Steve Cattolica, director of government relations for the California Society of Industrial Medicine and Surgery, said there may be some nuances that require the division to promulgate rules, but the DWC “may want to see how the marketplace handles the exemption before deciding to intervene.”
He said that carrying out the UR changes, including revocation of the exemption and expelling providers, might fall more to MPN administrators and would probably not require “newly minted regulations.”
Networks already have the authority to establish protocols to expedite initial treatment by exempting certain requests from utilization review, provided that the treatments comport to recommendations in the treatment guidelines.
“An initial treating MPN physician who strays too far away from the MTUS on a regular basis is already an endangered species,” Cattolica said. “SB 1160 won’t change that.”
Between MPNs already having the means to create UR exemptions, and new rules for prescribing drugs under the formulary that also goes into place at the start of the year, Cattolica said there may be fewer improvements in the delivery of care than was initially envisioned when lawmakers passed SB 1160 in 2016.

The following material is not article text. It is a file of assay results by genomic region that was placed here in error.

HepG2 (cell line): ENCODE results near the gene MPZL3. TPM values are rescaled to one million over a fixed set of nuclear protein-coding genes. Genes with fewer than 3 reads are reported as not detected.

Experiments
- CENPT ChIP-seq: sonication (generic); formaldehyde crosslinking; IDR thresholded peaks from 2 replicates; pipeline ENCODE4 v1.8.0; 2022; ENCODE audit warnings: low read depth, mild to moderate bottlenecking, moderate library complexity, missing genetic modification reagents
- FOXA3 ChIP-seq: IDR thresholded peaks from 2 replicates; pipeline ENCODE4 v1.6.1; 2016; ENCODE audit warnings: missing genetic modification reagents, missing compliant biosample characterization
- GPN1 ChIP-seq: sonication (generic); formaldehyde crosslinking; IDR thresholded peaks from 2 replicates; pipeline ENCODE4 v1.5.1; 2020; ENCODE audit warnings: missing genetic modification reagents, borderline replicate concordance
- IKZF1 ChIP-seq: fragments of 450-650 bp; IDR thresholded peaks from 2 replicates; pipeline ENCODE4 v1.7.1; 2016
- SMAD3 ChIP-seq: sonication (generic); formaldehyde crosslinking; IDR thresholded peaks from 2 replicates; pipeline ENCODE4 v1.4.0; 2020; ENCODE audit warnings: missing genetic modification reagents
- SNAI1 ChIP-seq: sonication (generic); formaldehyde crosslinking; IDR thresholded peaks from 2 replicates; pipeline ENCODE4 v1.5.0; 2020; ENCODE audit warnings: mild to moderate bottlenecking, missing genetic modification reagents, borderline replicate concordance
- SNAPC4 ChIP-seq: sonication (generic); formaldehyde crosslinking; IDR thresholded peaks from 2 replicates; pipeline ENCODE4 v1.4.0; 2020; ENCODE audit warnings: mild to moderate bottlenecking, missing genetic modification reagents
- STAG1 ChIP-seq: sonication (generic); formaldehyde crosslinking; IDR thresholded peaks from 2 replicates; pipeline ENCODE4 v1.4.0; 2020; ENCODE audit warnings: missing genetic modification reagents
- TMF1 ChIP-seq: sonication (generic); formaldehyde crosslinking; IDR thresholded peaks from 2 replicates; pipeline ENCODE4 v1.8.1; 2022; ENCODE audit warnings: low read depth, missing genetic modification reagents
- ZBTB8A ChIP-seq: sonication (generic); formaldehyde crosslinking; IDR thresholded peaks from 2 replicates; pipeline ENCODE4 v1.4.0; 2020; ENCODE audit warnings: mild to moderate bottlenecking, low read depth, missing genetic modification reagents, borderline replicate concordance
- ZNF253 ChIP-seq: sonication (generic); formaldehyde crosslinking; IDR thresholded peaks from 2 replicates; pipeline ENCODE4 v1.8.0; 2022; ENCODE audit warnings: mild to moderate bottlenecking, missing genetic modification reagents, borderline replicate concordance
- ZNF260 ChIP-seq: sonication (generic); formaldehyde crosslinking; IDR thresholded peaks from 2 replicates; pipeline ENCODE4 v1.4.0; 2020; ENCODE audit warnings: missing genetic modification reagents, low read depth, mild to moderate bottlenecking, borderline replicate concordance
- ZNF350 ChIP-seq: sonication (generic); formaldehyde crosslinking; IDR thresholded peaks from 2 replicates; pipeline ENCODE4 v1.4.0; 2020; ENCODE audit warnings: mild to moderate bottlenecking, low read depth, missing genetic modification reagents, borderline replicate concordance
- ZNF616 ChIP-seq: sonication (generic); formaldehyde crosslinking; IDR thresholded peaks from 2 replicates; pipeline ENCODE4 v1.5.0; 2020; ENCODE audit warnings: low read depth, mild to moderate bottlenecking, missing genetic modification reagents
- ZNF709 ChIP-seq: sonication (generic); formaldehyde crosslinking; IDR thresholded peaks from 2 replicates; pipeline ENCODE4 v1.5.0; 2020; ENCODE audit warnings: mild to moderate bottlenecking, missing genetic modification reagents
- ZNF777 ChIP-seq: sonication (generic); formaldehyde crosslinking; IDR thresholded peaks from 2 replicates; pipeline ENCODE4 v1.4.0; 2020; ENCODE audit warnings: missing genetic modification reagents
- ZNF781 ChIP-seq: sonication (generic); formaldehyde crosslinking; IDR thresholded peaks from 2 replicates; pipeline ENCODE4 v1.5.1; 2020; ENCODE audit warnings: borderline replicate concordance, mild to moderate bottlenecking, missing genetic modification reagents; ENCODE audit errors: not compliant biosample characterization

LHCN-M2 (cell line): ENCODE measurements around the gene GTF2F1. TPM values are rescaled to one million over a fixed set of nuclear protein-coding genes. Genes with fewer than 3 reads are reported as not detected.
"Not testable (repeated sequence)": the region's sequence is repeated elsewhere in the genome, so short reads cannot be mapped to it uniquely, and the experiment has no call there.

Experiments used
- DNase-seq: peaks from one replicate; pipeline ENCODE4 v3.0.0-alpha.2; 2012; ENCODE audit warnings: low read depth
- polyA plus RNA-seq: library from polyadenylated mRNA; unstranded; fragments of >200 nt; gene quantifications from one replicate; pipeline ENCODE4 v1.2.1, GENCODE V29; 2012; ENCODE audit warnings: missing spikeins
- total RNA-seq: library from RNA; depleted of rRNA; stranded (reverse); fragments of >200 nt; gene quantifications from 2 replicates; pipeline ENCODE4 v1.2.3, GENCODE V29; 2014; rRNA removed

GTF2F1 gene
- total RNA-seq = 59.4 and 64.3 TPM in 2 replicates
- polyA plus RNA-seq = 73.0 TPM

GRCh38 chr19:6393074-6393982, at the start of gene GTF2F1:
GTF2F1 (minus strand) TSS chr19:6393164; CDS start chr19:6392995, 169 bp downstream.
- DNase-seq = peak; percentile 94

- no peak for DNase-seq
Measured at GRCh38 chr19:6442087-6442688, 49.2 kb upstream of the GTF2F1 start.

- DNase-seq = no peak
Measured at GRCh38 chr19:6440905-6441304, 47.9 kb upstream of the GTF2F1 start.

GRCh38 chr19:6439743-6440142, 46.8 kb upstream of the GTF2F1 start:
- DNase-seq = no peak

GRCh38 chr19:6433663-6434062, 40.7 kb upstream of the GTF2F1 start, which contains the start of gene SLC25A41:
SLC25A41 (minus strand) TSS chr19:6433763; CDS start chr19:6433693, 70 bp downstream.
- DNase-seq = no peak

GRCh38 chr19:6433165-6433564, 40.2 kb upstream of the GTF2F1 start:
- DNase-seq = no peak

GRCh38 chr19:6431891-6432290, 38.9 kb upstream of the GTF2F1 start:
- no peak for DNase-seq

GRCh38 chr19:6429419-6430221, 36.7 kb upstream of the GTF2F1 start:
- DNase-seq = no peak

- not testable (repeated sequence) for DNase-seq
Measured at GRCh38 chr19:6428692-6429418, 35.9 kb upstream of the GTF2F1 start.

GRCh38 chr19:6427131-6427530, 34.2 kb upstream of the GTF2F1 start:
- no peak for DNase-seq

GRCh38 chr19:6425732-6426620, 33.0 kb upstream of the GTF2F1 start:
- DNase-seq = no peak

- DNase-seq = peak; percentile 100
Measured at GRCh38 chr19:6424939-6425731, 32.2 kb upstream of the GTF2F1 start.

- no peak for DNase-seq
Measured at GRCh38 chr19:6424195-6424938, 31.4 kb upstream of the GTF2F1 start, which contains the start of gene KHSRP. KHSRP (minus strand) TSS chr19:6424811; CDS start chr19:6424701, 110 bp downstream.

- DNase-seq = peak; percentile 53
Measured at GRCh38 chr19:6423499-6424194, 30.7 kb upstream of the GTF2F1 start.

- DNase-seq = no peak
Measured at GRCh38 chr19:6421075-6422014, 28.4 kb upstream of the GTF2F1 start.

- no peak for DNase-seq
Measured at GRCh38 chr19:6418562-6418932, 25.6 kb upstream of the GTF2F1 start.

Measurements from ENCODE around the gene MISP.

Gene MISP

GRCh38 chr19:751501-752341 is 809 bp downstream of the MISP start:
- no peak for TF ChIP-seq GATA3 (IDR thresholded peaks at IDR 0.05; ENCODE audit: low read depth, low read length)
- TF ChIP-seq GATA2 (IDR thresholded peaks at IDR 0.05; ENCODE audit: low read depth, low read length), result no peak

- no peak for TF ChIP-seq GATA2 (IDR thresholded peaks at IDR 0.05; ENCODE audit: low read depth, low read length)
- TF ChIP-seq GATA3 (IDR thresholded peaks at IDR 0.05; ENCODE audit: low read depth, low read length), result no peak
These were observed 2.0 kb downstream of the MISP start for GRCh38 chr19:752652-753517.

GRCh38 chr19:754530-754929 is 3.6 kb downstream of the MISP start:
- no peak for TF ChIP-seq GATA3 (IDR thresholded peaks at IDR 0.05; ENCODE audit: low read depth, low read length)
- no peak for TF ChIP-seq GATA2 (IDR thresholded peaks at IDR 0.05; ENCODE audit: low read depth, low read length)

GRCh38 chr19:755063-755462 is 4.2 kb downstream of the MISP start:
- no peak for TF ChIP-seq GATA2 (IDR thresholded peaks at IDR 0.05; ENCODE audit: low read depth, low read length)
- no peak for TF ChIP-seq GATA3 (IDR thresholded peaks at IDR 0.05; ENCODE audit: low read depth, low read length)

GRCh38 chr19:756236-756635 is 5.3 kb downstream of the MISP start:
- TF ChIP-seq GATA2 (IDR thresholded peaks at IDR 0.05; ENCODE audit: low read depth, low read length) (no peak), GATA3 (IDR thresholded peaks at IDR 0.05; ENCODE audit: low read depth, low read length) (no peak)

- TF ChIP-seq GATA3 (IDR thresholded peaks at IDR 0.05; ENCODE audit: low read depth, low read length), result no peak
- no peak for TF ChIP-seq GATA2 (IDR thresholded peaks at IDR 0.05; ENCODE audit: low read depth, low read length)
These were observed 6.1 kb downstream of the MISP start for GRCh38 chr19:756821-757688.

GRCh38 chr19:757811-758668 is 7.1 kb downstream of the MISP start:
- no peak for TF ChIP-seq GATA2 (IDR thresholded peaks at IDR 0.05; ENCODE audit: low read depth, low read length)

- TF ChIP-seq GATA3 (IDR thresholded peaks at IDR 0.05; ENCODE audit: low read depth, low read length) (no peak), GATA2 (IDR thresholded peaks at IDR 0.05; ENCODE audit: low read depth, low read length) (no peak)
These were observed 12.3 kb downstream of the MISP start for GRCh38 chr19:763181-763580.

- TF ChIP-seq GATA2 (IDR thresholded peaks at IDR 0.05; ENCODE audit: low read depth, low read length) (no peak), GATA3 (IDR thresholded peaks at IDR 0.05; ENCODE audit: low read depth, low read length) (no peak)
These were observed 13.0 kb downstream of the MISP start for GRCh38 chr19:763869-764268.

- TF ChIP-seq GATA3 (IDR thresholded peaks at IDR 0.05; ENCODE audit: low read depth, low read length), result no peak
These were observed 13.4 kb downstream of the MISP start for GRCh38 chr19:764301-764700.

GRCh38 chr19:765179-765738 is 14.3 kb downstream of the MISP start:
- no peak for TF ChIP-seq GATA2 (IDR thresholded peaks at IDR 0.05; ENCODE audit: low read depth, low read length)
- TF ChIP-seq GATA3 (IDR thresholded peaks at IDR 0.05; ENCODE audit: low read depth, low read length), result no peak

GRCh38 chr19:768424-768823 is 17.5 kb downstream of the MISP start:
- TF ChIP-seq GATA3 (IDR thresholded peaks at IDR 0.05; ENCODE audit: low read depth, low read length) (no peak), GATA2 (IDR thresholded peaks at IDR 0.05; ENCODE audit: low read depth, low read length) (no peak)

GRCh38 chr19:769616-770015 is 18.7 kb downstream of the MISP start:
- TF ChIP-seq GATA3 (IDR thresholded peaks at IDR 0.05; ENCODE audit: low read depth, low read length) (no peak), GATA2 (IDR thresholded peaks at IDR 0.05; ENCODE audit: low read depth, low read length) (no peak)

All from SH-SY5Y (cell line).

And because few workers predesignate their primary health care provider as a treating physician for occupational injuries, he said the system “may see only very localized improvement in that treatment relationship.”
Alan Gurvey, managing partner of applicants’ firm Rowen, Gurvey & Win in Sherman Oaks, said he is not sure that the division needs to promulgate rules at this point. If there is a dispute over provisions relating to the UR exemption, it may end up in court at expedited hearings, and “precedential law may shape the color of the legislation,” he said.